Research Finds Balance Tests Key in Better Gauging Concussions

Findings Published in Archives of Clinical Neuropsychology

MELBOURNE, FLA. — As professional football approaches the July start of training camps and prep and college football programs look toward their fall seasons, new research from Florida Tech into concussions among student-athletes may have found a better way to understand the severity of these head injuries: balance tests.

In “Change in Balance Performance Predicts Neurocognitive Dysfunction and Symptom Endorsement in Concussed College Athletes,” published last month in the Archives of Clinical Neuropsychology, Florida Tech Ph.D. students Andrew DaCosta and Andrew Crane, former Florida Tech psychology professor Frank Webbe, and university psychology associate professor Anthony LoGalbo explored the change in balance performance in relation to neurocognitive functioning or symptom endorsement among student-athletes referred for possible concussion.

The researchers found that individuals who normally have great balance but demonstrate a notable decline in balance and report balance problems exhibited poorer post-concussion neurocognitive performance, potentially suggesting a more acute injury.

Additionally, the research, which involved 68 student-athletes from multiple sports, highlighted the importance of conducting pre-season or early baseline balance tests to better illuminate any changes that may appear in post-concussion testing.

“What our research lends some credence to is without a baseline balance assessment, you would have less information when you’re making clinical decisions about a person having a concussion after their evaluation,” DaCosta said.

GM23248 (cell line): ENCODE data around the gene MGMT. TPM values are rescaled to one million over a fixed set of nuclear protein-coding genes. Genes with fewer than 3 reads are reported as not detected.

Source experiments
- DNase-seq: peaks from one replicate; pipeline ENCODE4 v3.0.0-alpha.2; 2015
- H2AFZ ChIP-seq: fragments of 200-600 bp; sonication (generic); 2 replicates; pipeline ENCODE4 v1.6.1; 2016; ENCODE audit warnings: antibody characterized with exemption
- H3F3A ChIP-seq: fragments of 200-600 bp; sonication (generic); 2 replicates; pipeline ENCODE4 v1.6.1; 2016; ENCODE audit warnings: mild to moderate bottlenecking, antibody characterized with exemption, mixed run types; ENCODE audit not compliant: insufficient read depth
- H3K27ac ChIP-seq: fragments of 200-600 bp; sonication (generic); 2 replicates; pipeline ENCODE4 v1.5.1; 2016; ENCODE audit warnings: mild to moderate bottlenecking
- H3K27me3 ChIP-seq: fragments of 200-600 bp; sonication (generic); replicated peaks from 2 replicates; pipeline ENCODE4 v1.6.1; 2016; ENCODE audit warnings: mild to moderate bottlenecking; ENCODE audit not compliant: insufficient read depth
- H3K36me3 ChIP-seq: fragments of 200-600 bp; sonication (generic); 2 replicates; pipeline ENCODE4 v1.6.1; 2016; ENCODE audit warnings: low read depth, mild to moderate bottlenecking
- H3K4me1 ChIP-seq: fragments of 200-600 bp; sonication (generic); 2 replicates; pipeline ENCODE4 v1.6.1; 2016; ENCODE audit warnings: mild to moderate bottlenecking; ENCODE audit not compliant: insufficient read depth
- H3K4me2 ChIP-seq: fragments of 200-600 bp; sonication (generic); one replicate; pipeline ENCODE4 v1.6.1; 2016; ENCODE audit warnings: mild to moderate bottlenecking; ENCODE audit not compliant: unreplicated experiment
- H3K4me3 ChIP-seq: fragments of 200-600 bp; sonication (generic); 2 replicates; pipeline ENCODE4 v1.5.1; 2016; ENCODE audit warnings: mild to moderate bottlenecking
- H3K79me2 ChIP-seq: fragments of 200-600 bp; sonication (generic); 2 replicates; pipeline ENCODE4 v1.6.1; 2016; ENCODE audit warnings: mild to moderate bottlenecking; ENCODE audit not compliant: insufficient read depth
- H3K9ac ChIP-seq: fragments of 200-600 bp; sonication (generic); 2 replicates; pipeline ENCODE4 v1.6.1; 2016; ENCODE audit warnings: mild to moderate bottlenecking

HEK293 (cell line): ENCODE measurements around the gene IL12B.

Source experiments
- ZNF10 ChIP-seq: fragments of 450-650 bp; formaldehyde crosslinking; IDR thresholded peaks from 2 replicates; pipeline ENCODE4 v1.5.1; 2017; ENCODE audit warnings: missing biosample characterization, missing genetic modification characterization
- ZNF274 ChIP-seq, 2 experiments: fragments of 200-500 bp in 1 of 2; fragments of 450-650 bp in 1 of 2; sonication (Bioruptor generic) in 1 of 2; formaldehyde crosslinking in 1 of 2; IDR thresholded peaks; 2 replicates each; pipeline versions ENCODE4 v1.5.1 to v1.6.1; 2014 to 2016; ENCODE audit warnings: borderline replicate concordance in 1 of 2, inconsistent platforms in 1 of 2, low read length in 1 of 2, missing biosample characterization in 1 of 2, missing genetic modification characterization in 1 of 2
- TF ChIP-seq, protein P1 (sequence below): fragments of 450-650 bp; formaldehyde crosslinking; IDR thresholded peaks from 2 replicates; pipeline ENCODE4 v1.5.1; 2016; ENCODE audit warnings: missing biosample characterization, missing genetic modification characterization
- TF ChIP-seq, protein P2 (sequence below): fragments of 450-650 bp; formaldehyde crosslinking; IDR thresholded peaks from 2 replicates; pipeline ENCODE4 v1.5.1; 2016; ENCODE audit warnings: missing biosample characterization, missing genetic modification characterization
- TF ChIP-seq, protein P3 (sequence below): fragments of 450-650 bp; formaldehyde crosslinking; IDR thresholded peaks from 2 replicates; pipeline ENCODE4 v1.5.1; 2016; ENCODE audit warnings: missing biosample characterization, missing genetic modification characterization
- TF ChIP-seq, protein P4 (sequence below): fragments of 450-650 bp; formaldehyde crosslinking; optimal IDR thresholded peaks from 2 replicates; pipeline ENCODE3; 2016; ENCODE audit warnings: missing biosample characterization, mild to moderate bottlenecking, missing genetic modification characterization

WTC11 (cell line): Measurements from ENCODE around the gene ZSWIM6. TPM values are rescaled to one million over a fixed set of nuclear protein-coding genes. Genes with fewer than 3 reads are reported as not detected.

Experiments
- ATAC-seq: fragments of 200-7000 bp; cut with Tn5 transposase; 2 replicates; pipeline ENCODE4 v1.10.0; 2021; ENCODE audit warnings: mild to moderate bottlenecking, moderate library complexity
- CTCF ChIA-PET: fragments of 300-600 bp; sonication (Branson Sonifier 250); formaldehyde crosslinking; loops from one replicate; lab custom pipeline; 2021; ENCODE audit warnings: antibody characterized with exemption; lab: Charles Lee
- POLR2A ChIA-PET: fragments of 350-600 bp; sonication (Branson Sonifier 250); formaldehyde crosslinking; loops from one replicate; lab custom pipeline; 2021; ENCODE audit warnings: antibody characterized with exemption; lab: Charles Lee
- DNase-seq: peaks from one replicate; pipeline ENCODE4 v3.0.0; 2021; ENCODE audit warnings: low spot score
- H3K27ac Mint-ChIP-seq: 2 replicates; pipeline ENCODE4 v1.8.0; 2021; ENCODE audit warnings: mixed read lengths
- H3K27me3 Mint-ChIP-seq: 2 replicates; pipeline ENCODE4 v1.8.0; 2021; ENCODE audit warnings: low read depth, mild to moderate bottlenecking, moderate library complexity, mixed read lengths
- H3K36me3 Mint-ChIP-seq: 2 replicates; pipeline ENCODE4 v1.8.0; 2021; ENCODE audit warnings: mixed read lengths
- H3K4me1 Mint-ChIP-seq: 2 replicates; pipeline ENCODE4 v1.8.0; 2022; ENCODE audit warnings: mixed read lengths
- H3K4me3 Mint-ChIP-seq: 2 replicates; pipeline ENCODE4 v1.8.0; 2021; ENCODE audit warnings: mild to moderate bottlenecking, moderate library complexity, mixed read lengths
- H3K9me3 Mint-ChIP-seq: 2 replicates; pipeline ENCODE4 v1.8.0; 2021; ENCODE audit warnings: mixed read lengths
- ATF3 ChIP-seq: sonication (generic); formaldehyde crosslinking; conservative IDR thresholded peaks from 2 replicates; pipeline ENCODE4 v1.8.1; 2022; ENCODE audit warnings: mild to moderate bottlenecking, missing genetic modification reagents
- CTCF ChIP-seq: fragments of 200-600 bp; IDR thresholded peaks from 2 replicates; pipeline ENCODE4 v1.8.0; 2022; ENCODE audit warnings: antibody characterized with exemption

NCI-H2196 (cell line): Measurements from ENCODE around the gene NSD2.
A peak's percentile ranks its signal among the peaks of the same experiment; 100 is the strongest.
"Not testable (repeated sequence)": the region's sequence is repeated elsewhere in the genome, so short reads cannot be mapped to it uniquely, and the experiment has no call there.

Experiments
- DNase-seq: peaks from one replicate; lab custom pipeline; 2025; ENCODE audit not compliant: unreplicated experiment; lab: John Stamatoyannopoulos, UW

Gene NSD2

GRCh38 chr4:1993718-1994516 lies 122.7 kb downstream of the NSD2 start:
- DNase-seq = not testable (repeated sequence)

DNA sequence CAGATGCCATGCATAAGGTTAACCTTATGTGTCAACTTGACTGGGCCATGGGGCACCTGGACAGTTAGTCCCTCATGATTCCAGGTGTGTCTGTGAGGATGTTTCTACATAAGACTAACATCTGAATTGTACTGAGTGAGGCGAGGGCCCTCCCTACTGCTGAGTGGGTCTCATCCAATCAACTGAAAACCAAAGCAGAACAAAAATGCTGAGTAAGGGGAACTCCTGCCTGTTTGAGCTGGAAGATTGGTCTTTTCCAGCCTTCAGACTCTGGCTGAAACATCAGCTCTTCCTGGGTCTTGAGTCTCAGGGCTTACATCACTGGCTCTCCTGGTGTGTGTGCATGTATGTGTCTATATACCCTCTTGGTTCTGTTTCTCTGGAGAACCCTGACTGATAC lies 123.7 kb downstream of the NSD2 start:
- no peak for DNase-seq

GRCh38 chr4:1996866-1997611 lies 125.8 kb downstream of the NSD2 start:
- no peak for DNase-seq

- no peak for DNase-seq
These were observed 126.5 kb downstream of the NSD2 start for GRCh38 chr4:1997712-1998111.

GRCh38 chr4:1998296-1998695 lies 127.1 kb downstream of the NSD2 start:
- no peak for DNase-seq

DaCosta said the research began with considering balance from a recovery perspective, which led to them looking at balance changes overall, rather than just after a concussion. The research team noticed that those athletes with more pronounced balance changes were having worse outcomes in the acute phase, something that was previously overlooked as researchers analyzed symptoms and problems with memory and reaction time.

They also found that athletes having poor balance after an injury did not always suggest that they had a worse concussion. When athletes didn’t report balance issues during baseline testing but nevertheless had trouble balancing both before and after an injury, the researchers suggested that the athlete likely had poor balance normally, as can be the case in taller athletes, for example, due to their higher center of gravity. For this reason, assessing a change in balance before and after an injury appears to be more informative than simply measuring balance after an injury occurs.


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